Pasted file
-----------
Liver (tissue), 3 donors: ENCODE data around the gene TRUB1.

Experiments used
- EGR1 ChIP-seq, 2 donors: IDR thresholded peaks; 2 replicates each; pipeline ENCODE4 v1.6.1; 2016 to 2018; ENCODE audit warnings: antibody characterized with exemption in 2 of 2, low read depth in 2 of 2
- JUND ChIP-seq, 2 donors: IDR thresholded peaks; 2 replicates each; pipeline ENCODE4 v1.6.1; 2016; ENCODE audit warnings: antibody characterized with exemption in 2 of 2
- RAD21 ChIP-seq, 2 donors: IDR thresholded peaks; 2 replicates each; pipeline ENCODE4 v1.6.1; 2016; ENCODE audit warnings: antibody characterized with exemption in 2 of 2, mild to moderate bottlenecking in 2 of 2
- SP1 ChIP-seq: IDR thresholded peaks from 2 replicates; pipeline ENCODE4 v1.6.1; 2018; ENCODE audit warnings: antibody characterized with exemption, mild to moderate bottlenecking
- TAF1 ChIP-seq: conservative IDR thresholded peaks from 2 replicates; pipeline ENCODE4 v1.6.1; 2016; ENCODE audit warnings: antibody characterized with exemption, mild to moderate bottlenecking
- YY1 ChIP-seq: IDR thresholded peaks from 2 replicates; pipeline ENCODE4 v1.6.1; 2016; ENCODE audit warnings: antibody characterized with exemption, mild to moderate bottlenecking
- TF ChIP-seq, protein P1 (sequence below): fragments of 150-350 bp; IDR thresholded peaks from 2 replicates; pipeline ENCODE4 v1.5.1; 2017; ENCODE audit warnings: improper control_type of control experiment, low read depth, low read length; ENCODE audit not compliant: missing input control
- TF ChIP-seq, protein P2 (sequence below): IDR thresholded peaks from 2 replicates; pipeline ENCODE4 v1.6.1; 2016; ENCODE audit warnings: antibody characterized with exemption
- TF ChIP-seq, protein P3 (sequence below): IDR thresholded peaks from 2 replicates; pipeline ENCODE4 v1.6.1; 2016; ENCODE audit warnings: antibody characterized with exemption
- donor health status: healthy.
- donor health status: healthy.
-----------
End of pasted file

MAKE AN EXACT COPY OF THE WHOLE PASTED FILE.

Liver (tissue), 3 donors: ENCODE data around the gene TRUB1.

Experiments used
- EGR1 ChIP-seq, 2 donors: IDR thresholded peaks; 2 replicates each; pipeline ENCODE4 v1.6.1; 2016 to 2018; ENCODE audit warnings: antibody characterized with exemption in 2 of 2, low read depth in 2 of 2
- JUND ChIP-seq, 2 donors: IDR thresholded peaks; 2 replicates each; pipeline ENCODE4 v1.6.1; 2016; ENCODE audit warnings: antibody characterized with exemption in 2 of 2
- RAD21 ChIP-seq, 2 donors: IDR thresholded peaks; 2 replicates each; pipeline ENCODE4 v1.6.1; 2016; ENCODE audit warnings: antibody characterized with exemption in 2 of 2, mild to moderate bottlenecking in 2 of 2
- SP1 ChIP-seq: IDR thresholded peaks from 2 replicates; pipeline ENCODE4 v1.6.1; 2018; ENCODE audit warnings: antibody characterized with exemption, mild to moderate bottlenecking
- TAF1 ChIP-seq: conservative IDR thresholded peaks from 2 replicates; pipeline ENCODE4 v1.6.1; 2016; ENCODE audit warnings: antibody characterized with exemption, mild to moderate bottlenecking
- YY1 ChIP-seq: IDR thresholded peaks from 2 replicates; pipeline ENCODE4 v1.6.1; 2016; ENCODE audit warnings: antibody characterized with exemption, mild to moderate bottlenecking
- TF ChIP-seq, protein P1 (sequence below): fragments of 150-350 bp; IDR thresholded peaks from 2 replicates; pipeline ENCODE4 v1.5.1; 2017; ENCODE audit warnings: improper control_type of control experiment, low read depth, low read length; ENCODE audit not compliant: missing input control
- TF ChIP-seq, protein P2 (sequence below): IDR thresholded peaks from 2 replicates; pipeline ENCODE4 v1.6.1; 2016; ENCODE audit warnings: antibody characterized with exemption
- TF ChIP-seq, protein P3 (sequence below): IDR thresholded peaks from 2 replicates; pipeline ENCODE4 v1.6.1; 2016; ENCODE audit warnings: antibody characterized with exemption
- donor health status: healthy.
- donor health status: healthy.